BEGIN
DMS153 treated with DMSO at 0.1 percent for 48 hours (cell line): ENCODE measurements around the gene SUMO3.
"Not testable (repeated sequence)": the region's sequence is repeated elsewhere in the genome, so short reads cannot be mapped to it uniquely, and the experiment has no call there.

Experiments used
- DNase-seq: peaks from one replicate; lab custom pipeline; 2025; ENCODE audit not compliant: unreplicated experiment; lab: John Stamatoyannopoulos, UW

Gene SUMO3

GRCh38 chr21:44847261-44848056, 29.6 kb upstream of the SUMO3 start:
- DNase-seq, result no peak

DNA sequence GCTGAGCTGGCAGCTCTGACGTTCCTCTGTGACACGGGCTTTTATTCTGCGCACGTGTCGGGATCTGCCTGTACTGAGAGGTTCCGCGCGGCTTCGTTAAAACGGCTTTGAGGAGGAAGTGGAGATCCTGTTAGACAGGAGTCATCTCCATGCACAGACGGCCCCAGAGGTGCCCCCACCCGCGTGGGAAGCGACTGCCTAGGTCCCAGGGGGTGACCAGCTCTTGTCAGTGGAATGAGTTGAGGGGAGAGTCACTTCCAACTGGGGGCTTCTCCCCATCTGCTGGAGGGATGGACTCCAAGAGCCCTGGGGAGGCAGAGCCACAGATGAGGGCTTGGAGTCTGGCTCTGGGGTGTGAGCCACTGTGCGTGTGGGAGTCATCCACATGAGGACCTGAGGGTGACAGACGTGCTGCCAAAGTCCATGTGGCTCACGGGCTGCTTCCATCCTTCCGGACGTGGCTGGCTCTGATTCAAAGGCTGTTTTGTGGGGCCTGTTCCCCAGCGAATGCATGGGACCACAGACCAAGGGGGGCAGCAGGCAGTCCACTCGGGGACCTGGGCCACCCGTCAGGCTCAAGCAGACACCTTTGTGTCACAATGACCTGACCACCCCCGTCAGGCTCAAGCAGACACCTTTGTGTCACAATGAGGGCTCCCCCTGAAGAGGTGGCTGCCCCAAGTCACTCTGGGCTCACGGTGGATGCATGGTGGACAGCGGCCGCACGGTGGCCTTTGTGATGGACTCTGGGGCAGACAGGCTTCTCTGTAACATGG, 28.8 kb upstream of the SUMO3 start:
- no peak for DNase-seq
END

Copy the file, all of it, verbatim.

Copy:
DMS153 treated with DMSO at 0.1 percent for 48 hours (cell line): ENCODE measurements around the gene SUMO3.
"Not testable (repeated sequence)": the region's sequence is repeated elsewhere in the genome, so short reads cannot be mapped to it uniquely, and the experiment has no call there.

Experiments used
- DNase-seq: peaks from one replicate; lab custom pipeline; 2025; ENCODE audit not compliant: unreplicated experiment; lab: John Stamatoyannopoulos, UW

Gene SUMO3

GRCh38 chr21:44847261-44848056, 29.6 kb upstream of the SUMO3 start:
- DNase-seq, result no peak

DNA sequence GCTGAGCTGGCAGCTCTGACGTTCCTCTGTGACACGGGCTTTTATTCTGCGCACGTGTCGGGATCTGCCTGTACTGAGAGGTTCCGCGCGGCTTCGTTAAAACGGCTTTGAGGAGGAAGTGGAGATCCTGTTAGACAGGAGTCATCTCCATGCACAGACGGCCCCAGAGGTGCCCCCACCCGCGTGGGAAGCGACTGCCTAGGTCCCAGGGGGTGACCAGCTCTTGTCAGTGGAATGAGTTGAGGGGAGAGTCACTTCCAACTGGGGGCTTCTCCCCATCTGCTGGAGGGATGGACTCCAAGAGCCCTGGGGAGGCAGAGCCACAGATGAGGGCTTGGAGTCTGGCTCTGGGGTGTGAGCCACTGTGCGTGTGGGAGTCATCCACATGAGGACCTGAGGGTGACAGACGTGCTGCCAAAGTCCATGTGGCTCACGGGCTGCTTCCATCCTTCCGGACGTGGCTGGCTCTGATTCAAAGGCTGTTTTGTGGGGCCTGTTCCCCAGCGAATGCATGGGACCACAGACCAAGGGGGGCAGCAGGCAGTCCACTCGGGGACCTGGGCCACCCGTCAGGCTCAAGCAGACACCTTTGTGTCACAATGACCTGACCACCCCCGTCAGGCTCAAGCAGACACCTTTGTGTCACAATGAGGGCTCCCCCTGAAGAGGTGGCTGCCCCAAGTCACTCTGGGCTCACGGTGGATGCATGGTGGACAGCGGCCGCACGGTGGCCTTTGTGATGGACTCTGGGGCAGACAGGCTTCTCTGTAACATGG, 28.8 kb upstream of the SUMO3 start:
- no peak for DNase-seq